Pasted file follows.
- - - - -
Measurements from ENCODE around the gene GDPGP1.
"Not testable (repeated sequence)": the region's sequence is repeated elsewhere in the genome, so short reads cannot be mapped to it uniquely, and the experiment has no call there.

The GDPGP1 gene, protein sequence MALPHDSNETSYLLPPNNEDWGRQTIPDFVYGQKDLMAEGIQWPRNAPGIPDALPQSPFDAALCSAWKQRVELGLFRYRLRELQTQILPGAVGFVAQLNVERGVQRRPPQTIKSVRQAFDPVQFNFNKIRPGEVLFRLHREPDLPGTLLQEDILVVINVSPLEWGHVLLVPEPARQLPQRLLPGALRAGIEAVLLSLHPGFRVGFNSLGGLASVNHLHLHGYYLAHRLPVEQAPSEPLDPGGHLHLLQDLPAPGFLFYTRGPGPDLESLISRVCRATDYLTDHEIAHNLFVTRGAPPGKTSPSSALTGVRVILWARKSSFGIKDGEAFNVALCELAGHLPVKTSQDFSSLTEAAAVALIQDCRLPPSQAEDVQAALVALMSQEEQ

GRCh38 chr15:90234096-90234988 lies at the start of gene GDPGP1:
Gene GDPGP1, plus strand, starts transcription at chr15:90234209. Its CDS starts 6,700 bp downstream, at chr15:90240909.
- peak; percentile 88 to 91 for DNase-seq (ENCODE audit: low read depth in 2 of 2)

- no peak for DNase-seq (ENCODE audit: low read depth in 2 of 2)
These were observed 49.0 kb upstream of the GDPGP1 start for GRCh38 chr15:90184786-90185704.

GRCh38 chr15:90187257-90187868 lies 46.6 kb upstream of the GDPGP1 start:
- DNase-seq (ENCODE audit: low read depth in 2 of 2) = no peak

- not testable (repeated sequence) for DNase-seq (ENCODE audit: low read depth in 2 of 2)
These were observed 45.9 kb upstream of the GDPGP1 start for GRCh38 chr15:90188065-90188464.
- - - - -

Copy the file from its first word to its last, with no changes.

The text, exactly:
Measurements from ENCODE around the gene GDPGP1.
"Not testable (repeated sequence)": the region's sequence is repeated elsewhere in the genome, so short reads cannot be mapped to it uniquely, and the experiment has no call there.

The GDPGP1 gene, protein sequence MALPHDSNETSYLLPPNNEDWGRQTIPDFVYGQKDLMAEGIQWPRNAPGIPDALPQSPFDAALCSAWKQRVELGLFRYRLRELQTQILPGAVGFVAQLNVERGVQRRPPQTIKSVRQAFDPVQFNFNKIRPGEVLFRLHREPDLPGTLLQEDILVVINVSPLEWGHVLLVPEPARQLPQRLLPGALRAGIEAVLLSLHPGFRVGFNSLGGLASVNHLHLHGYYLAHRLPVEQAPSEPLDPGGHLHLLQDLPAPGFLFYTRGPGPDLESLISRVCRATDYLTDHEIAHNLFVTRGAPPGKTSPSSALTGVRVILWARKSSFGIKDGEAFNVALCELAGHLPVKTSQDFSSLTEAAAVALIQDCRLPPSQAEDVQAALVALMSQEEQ

GRCh38 chr15:90234096-90234988 lies at the start of gene GDPGP1:
Gene GDPGP1, plus strand, starts transcription at chr15:90234209. Its CDS starts 6,700 bp downstream, at chr15:90240909.
- peak; percentile 88 to 91 for DNase-seq (ENCODE audit: low read depth in 2 of 2)

- no peak for DNase-seq (ENCODE audit: low read depth in 2 of 2)
These were observed 49.0 kb upstream of the GDPGP1 start for GRCh38 chr15:90184786-90185704.

GRCh38 chr15:90187257-90187868 lies 46.6 kb upstream of the GDPGP1 start:
- DNase-seq (ENCODE audit: low read depth in 2 of 2) = no peak

- not testable (repeated sequence) for DNase-seq (ENCODE audit: low read depth in 2 of 2)
These were observed 45.9 kb upstream of the GDPGP1 start for GRCh38 chr15:90188065-90188464.